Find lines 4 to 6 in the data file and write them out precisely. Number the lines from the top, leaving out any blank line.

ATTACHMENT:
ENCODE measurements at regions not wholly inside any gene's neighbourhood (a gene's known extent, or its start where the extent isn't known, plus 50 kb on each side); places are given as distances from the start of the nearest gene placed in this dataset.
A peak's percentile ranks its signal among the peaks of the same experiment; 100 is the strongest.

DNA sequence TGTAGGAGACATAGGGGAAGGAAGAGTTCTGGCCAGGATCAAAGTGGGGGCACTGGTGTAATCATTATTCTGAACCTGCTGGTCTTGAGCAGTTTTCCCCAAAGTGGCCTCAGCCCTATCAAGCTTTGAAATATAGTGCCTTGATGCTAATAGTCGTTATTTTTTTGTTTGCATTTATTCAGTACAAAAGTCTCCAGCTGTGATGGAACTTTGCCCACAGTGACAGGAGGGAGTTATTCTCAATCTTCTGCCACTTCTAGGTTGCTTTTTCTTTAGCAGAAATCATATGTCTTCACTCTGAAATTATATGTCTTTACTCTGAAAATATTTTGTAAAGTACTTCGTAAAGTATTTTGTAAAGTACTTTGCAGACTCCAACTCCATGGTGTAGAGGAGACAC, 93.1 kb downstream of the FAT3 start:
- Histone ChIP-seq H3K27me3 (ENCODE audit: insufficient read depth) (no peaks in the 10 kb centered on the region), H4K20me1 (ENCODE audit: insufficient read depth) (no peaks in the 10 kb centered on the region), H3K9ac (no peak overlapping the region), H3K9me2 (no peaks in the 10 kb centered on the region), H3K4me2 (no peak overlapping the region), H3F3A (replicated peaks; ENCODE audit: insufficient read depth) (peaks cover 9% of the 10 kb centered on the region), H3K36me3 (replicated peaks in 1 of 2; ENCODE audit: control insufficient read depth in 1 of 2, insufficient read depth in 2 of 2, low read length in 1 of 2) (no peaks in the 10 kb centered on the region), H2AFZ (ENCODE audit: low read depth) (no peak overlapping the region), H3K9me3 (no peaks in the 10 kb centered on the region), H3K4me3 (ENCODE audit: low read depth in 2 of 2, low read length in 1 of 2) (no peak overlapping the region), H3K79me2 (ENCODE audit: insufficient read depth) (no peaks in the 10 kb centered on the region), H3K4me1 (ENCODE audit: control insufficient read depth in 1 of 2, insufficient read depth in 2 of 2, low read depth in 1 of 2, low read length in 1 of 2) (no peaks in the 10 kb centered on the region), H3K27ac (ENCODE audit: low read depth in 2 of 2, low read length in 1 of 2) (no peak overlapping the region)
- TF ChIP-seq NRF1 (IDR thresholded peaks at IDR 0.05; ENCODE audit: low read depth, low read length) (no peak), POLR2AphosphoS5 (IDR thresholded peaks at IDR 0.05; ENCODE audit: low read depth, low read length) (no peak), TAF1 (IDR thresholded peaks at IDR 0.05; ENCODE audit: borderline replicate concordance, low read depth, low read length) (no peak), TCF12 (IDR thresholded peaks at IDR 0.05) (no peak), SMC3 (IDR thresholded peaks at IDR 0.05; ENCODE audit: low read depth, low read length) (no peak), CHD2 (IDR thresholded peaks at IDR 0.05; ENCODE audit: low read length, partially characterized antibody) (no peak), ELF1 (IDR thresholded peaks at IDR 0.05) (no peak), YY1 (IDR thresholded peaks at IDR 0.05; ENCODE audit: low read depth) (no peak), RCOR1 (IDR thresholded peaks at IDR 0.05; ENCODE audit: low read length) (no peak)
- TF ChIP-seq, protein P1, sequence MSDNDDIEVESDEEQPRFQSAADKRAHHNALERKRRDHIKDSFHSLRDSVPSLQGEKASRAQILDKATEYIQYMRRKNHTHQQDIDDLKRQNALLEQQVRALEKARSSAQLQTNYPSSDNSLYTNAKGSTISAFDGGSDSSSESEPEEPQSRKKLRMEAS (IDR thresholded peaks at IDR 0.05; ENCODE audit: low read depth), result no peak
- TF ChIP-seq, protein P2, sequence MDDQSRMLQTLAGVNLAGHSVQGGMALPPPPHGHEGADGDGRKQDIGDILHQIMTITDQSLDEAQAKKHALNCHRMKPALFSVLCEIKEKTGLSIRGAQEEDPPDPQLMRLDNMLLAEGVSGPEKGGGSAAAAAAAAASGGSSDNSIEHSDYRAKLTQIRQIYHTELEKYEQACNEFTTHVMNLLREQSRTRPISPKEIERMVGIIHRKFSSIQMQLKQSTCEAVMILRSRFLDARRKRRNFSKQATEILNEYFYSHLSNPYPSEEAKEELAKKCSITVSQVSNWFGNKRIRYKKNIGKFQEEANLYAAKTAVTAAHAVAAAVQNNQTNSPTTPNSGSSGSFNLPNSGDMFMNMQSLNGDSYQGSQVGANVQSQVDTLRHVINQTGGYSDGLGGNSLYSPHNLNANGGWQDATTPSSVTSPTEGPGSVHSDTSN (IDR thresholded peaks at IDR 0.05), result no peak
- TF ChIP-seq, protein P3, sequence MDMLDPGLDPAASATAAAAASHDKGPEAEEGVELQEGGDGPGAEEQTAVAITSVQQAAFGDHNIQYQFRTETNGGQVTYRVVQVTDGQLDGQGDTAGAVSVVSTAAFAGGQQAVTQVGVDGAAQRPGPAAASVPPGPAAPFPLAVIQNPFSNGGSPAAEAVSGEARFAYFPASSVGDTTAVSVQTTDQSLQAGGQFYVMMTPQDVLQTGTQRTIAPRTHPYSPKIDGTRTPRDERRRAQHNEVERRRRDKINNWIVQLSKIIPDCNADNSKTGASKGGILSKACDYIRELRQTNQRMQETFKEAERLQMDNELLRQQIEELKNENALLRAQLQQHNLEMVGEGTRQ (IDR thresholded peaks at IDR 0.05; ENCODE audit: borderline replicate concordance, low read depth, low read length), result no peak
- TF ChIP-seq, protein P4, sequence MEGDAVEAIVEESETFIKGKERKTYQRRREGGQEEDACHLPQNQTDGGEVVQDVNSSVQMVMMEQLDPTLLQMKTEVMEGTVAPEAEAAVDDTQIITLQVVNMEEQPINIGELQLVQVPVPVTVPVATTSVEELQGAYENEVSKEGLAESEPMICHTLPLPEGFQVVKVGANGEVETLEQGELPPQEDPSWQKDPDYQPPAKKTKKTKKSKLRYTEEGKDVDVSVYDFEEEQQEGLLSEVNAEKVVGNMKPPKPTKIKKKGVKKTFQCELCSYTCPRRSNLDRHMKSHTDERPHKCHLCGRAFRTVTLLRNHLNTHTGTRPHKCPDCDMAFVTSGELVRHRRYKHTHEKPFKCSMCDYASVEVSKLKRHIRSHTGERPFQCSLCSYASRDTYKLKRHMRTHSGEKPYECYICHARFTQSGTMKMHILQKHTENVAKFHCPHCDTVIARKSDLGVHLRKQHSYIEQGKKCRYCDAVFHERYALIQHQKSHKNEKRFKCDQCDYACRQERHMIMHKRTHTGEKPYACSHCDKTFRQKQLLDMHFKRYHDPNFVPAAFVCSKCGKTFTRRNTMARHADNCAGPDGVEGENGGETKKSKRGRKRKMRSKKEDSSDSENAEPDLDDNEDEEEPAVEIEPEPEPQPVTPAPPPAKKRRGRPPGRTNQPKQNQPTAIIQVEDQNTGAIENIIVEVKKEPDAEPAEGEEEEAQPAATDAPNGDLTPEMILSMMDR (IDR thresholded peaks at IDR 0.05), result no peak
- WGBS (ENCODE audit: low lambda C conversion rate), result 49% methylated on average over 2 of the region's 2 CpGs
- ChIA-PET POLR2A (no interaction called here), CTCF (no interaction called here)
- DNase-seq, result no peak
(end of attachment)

- Histone ChIP-seq H3K27me3 (ENCODE audit: insufficient read depth) (no peaks in the 10 kb centered on the region), H4K20me1 (ENCODE audit: insufficient read depth) (no peaks in the 10 kb centered on the region), H3K9ac (no peak overlapping the region), H3K9me2 (no peaks in the 10 kb centered on the region), H3K4me2 (no peak overlapping the region), H3F3A (replicated peaks; ENCODE audit: insufficient read depth) (peaks cover 9% of the 10 kb centered on the region), H3K36me3 (replicated peaks in 1 of 2; ENCODE audit: control insufficient read depth in 1 of 2, insufficient read depth in 2 of 2, low read length in 1 of 2) (no peaks in the 10 kb centered on the region), H2AFZ (ENCODE audit: low read depth) (no peak overlapping the region), H3K9me3 (no peaks in the 10 kb centered on the region), H3K4me3 (ENCODE audit: low read depth in 2 of 2, low read length in 1 of 2) (no peak overlapping the region), H3K79me2 (ENCODE audit: insufficient read depth) (no peaks in the 10 kb centered on the region), H3K4me1 (ENCODE audit: control insufficient read depth in 1 of 2, insufficient read depth in 2 of 2, low read depth in 1 of 2, low read length in 1 of 2) (no peaks in the 10 kb centered on the region), H3K27ac (ENCODE audit: low read depth in 2 of 2, low read length in 1 of 2) (no peak overlapping the region)
- TF ChIP-seq NRF1 (IDR thresholded peaks at IDR 0.05; ENCODE audit: low read depth, low read length) (no peak), POLR2AphosphoS5 (IDR thresholded peaks at IDR 0.05; ENCODE audit: low read depth, low read length) (no peak), TAF1 (IDR thresholded peaks at IDR 0.05; ENCODE audit: borderline replicate concordance, low read depth, low read length) (no peak), TCF12 (IDR thresholded peaks at IDR 0.05) (no peak), SMC3 (IDR thresholded peaks at IDR 0.05; ENCODE audit: low read depth, low read length) (no peak), CHD2 (IDR thresholded peaks at IDR 0.05; ENCODE audit: low read length, partially characterized antibody) (no peak), ELF1 (IDR thresholded peaks at IDR 0.05) (no peak), YY1 (IDR thresholded peaks at IDR 0.05; ENCODE audit: low read depth) (no peak), RCOR1 (IDR thresholded peaks at IDR 0.05; ENCODE audit: low read length) (no peak)
- TF ChIP-seq, protein P1, sequence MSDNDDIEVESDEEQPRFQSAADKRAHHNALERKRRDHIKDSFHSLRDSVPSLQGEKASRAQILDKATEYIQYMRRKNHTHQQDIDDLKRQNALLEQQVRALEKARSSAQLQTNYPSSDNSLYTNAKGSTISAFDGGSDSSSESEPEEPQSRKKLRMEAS (IDR thresholded peaks at IDR 0.05; ENCODE audit: low read depth), result no peak